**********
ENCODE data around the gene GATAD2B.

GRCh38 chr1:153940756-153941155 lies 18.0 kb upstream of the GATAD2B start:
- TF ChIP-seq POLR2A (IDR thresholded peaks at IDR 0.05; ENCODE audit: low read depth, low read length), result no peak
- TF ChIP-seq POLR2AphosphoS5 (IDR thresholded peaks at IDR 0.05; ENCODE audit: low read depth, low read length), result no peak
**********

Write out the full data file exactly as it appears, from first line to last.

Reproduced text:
ENCODE data around the gene GATAD2B.

GRCh38 chr1:153940756-153941155 lies 18.0 kb upstream of the GATAD2B start:
- TF ChIP-seq POLR2A (IDR thresholded peaks at IDR 0.05; ENCODE audit: low read depth, low read length), result no peak
- TF ChIP-seq POLR2AphosphoS5 (IDR thresholded peaks at IDR 0.05; ENCODE audit: low read depth, low read length), result no peak